The intellectual life of Afghanistan may be getting a much-needed resuscitation from an unlikely source - Duke University.
Despite not having a single specialist in Afghanistan studies, the University may soon become an overnight leader in the field if it agrees to host the U.S. office of the proposed American Institute of Afghanistan Studies, spearheaded by Professor of History John Richards.
"It will make us into a leader," said Vice Provost for International Affairs Gilbert Merkx. "In the world of Afghani studies, we will rise to top prominence."
The institute's headquarters would be in Afghanistan, with the mission of reinvigorating the country's nascent academic community and giving scholars their best opportunity for research about Afghanistan since the country's 1978 revolution set off over a decade of civil war.
"What the institute is trying to do is essentially resuscitate Afghanistan studies,... put Afghanistan back on the map and make it a place where scholars are welcome," said David Edwards, professor of anthropology at Williams College and a member of the institute's advisory board.
If the institute wins final approval from all parties involved - which should come in the next few months - the University will provide it with an office and some staff support. Richards said the institute may begin sending scholars to Afghanistan within a year.
The institute would be affiliated with the Council of American Overseas Research Centers, which currently has 19 member institutes in countries across the world that receive funding from both the U.S. State Department and educational institutions.
"[CAORC-affiliated institutes] are interesting because they've got one foot in the government bureaucracy and one foot in the kind of autonomous academic realm," said Shah Hanifi, an Afghanistan specialist at Wayne State University and member of the advisory board. "What, ultimately, these things do is structure the intellectual engagement between the two countries.... Hopefully it's one of the anchors that will keep the [countries] engaged in a non-violent way."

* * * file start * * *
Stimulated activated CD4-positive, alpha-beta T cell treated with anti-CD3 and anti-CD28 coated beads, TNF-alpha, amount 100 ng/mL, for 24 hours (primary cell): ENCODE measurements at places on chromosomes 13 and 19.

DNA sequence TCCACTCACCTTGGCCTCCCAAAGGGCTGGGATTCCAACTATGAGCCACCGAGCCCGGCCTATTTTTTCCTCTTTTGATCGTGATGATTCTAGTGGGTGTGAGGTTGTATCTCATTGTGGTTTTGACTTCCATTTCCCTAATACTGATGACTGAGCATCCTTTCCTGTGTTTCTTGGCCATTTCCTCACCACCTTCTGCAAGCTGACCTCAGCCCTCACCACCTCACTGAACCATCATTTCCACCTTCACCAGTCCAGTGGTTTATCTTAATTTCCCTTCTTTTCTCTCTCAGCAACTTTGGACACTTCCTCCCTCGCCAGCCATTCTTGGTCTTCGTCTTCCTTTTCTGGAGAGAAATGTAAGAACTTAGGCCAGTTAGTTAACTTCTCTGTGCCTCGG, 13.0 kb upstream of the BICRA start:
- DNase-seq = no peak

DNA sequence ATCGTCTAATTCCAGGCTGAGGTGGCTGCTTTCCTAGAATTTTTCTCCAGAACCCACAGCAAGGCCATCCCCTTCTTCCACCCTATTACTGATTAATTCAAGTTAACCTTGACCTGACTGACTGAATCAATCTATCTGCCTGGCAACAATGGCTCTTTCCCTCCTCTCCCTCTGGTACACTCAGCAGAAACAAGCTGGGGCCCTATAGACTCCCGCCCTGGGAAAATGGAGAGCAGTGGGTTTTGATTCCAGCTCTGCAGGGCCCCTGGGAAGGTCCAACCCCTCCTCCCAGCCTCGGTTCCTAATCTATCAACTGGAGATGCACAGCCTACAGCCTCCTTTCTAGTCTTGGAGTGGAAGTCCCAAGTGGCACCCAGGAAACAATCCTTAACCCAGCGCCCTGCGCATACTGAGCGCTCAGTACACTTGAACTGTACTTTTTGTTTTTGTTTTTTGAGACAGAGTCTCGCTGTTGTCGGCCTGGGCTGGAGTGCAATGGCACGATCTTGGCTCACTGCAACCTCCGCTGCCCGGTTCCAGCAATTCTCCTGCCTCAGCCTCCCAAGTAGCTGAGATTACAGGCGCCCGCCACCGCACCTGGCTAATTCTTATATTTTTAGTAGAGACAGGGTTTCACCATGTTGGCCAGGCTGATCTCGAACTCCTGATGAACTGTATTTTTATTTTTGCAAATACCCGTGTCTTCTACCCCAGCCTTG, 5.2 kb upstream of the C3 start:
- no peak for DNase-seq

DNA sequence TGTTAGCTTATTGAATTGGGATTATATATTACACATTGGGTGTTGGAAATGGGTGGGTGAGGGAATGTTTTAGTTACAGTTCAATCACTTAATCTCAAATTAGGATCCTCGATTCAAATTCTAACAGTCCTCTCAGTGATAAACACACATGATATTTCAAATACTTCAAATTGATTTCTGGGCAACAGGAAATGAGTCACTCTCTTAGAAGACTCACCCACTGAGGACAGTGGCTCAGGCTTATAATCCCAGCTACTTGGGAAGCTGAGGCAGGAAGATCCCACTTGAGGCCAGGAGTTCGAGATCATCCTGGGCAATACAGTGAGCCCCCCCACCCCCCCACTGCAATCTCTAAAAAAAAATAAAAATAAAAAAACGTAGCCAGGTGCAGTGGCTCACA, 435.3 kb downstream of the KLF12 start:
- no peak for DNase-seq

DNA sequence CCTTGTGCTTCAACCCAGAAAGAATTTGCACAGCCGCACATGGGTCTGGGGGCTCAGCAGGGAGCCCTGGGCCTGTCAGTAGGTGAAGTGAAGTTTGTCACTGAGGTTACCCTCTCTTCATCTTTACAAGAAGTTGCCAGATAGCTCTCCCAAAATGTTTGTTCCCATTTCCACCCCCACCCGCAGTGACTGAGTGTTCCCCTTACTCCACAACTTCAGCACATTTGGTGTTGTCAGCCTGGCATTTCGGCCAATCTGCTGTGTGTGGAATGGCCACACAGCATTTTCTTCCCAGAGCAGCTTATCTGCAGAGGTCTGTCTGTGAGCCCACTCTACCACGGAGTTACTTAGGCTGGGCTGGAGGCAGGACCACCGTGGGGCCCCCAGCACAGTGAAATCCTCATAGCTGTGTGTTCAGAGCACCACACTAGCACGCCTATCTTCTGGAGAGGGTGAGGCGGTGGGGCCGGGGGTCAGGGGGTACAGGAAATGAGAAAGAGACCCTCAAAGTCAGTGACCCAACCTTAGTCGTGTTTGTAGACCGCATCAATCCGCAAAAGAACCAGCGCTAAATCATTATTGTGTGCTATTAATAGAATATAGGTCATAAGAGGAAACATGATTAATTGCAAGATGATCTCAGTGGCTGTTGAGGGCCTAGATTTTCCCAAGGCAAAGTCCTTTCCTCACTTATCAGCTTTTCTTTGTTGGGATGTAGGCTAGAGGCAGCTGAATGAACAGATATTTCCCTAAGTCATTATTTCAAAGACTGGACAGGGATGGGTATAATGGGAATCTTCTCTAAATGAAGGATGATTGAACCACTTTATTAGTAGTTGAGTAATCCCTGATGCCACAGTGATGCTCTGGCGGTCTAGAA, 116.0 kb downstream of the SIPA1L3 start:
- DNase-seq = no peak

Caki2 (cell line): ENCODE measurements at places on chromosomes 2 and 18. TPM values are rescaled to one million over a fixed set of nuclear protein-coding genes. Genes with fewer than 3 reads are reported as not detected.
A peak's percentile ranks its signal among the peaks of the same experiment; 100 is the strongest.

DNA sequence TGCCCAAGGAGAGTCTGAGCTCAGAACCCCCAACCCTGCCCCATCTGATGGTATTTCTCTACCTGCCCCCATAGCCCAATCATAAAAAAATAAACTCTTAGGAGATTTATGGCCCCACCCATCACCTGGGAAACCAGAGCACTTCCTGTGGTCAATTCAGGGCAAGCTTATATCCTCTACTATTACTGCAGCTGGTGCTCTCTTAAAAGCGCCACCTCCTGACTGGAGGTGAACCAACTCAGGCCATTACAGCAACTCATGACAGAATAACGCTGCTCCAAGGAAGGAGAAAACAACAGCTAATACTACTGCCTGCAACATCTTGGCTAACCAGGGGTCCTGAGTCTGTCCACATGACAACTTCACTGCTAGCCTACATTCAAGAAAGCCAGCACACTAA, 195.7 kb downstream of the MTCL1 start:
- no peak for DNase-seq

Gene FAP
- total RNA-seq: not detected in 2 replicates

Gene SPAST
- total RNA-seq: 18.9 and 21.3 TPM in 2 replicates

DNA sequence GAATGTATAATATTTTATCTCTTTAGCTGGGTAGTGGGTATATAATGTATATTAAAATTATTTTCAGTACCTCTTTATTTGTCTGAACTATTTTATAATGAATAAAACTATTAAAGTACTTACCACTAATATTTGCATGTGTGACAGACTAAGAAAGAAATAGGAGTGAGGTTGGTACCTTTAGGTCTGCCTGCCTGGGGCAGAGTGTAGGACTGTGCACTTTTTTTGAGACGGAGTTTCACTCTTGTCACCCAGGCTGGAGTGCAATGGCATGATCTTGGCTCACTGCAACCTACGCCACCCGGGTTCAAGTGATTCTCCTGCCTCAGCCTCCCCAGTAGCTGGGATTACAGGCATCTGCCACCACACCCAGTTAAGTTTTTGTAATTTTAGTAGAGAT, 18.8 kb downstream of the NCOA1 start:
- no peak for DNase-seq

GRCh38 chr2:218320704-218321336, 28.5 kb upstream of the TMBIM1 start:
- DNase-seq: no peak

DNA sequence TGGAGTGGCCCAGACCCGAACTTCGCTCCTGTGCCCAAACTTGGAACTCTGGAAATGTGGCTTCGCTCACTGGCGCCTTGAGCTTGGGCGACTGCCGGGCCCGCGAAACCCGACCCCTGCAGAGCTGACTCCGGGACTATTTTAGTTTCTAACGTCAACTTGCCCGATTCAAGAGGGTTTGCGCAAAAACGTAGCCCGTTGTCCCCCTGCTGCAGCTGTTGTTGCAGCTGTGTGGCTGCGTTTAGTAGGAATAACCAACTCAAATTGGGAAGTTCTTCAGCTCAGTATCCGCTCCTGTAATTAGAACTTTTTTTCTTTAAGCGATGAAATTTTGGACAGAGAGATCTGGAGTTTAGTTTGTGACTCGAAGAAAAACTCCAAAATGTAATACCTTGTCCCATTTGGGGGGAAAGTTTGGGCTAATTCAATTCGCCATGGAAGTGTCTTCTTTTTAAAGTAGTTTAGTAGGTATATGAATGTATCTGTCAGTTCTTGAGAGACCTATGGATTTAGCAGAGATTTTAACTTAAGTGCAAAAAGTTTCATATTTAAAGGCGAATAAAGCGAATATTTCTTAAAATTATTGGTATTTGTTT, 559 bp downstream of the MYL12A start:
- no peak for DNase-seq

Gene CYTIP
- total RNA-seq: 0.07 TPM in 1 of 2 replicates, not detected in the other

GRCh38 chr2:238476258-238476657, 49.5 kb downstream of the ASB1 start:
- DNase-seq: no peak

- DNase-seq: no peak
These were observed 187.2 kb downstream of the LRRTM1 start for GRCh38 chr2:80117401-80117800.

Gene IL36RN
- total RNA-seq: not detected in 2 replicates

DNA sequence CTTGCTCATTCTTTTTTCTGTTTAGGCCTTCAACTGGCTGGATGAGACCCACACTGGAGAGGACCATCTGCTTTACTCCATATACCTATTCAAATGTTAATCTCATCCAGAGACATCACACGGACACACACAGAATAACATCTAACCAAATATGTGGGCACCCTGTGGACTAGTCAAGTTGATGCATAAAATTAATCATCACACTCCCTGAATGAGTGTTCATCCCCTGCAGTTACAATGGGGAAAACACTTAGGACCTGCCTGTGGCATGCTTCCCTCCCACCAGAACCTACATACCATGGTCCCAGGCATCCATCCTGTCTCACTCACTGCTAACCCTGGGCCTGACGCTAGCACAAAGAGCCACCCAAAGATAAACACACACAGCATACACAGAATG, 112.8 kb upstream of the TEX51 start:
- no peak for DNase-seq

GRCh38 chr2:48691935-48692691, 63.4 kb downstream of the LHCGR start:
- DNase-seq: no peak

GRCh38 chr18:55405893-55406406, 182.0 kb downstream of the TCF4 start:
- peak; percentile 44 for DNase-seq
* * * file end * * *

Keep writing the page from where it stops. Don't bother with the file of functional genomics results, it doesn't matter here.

For a generation, Afghanistan struggled under the constant shadow of war, as a third of its population fled to escape poverty and political uncertainty. Power shifted from one government to another, and education was frequently given the short shrift.
"Universities have not functioned and academic life has not functioned," Richards said.
Although the U.S.-led overthrow of the Taliban regime in 2001 renewed hope for stability, some reports have questioned whether the new transitional government can parlay its limited authority into substantial progress. "Afghanistan is still is a crapshoot," Edwards admitted. "I think you always have to be worried about it.... When this institute was proposed, it was a gamble in the sense that it's not the most stable situation in the world."
However, Edwards added that the "sensitive, unbiased scholarship" provided by the institute could help further the country's re-emergence into the world.
Richards agreed, saying the institute would confer great benefits to the Afghan people. "One of the absolutely essential aspects of nation-building is having some internally-driven intellectual life," he said.
There is a small group of scholars who study Afghanistan, a field that has historically found itself marginalized by scholarship on Eurasian cultures. Furthermore, since recent scholarship has been stymied by the country's disarray, Edwards said a "generation gap" has developed between older researchers and those who have been forced to study the country from the outside. For that reason, graduate students will be especially encouraged to take advantage of the institute, he said.
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